More recently, companies have embraced diversity and inclusion as a way to trigger creativity. “Over the last 20 years,” says Cindy Owyoung, the vice president of inclusion, culture, and change at Charles Schwab, “we’ve seen this incredible shift to looking at diversity as much more of a driver to innovation.”

The facts back up this shift. “We did this research at Deloitte many times,” Josh Bersin says, “and found that the diverse teams are more innovative. They feel more creative. People feel safer in a team that’s diverse. People speak up more. And that includes generational diversity, not just racial and national diversity.”

As a bonus, LinkedIn data shows a positive difference in the brand perception of companies with a diversity and inclusion function versus companies without one.

  • Companies with diversity and inclusion employees are  22% more likely  to be seen as an  industry leader with high-caliber talent,  12% more likely  to be seen as an  inclusive workplace for people of diverse backgrounds

Companies with a D&I team were 22% more likely to be seen as “an industry-leading company with high-caliber talent” and 12% more likely to be seen as an “inclusive workplace for people of diverse backgrounds.”

The current pandemic caused many companies to tap the brakes, at least momentarily, on their D&I efforts. LinkedIn data shows a dip in the number of D&I jobs posted immediately after the COVID-19 lockdowns. But the data also shows an enormous upward spike since the Black Lives Matter movement took to the streets in late May and early June.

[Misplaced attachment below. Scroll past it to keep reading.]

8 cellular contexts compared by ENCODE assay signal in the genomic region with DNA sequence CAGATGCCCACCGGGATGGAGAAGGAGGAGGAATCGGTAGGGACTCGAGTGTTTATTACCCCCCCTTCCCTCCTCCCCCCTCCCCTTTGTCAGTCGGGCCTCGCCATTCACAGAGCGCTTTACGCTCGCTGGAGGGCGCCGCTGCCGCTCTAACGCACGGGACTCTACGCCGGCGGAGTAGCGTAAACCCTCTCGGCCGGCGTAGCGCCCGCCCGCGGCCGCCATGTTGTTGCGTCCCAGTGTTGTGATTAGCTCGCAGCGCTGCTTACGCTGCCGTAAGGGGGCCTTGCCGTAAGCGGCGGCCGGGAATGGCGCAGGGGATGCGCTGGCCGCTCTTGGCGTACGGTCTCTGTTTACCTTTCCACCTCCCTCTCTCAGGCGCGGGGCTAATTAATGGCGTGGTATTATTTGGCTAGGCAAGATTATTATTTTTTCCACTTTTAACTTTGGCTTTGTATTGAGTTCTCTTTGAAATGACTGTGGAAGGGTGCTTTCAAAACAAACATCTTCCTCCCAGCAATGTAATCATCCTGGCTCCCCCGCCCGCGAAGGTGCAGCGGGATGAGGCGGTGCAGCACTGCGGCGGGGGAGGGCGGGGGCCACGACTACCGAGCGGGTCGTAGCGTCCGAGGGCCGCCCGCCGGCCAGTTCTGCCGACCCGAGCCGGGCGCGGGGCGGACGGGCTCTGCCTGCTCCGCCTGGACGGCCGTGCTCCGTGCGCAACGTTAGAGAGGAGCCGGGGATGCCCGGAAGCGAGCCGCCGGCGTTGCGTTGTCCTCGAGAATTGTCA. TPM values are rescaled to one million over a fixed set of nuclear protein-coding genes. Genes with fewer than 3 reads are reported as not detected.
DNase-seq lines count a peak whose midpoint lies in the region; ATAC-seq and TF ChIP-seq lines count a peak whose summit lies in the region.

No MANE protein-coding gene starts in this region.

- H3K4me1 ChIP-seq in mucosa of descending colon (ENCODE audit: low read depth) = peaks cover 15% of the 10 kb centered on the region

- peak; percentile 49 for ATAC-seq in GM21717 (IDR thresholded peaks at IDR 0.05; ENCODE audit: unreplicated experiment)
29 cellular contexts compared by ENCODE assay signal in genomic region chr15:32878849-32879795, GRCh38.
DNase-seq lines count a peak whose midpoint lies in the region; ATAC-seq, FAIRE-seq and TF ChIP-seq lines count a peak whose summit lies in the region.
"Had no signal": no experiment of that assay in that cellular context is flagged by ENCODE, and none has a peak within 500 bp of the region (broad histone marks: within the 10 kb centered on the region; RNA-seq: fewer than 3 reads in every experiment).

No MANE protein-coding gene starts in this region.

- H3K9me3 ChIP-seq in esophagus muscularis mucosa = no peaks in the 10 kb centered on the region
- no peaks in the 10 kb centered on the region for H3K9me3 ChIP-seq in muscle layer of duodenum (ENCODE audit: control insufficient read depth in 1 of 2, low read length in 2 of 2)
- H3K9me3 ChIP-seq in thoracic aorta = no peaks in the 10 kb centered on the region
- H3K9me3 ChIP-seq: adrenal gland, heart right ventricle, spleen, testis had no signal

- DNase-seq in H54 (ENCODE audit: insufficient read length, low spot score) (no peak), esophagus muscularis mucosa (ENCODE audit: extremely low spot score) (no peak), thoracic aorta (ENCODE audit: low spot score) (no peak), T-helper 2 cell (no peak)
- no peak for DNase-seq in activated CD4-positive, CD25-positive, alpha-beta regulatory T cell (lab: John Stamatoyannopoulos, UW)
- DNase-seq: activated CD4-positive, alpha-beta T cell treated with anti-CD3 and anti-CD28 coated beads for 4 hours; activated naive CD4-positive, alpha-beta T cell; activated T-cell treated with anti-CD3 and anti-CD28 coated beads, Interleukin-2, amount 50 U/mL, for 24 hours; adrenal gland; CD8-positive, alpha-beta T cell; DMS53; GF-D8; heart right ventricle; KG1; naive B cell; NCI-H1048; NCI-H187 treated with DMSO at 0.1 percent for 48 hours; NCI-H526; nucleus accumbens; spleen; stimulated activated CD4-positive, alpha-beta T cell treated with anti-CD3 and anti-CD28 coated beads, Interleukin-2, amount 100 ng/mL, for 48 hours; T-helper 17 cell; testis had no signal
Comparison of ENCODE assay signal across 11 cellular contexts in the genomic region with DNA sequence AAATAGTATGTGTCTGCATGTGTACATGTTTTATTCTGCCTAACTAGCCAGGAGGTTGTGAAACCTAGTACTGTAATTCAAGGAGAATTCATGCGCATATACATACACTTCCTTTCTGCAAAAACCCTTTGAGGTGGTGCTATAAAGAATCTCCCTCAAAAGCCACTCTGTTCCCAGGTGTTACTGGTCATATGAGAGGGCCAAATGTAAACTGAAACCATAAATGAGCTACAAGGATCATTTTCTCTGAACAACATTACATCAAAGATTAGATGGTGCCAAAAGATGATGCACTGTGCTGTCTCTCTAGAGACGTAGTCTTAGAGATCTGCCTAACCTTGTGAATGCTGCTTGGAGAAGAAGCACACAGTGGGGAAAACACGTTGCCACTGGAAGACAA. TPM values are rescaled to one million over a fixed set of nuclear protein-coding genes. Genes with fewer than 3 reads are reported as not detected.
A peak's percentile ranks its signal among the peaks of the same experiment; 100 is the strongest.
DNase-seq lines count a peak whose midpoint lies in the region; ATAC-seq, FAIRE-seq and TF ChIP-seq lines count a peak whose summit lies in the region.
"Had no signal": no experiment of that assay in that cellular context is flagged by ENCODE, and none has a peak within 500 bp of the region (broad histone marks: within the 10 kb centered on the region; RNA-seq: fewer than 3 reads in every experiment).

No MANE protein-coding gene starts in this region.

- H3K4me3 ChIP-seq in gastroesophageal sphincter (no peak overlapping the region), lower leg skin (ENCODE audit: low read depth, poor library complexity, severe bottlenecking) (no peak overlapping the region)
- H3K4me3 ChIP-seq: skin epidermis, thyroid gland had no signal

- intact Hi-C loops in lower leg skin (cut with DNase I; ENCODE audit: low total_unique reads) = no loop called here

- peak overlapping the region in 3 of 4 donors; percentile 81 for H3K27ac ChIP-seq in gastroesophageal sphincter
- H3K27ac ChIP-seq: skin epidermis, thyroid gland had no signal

• Job posts for diversity roles have increased by 4.3x on LinkedIn since June 2015.

The chief diversity officer wears many hats

Fiona Vines started as a banker and then slid into HR, tackling learning, business partnering, and talent programs for Bankwest and ANZ in Australia. A leader at ANZ invited her to coffee, where he told her that the company’s diversity programming had gotten “a bit messy” and asked if she would be interested in coming in to try to fix it.

“I said, ‘For goodness’ sake, why would I want to do one of those lame roles?’” she recalls, quickly pointing out that this was eight years ago. “’They don’t actually make any difference to anything.’” She took the job nonetheless and discovered how far off base her dismissal had been.

“It gave me this amazing platform,” she says, “to drive incredible cultural change.”

And it is that opportunity to be a change agent that seems to drive many of the CDOs we spoke with, some who started as bankers, others as lawyers, and still others as marketers and advertisers.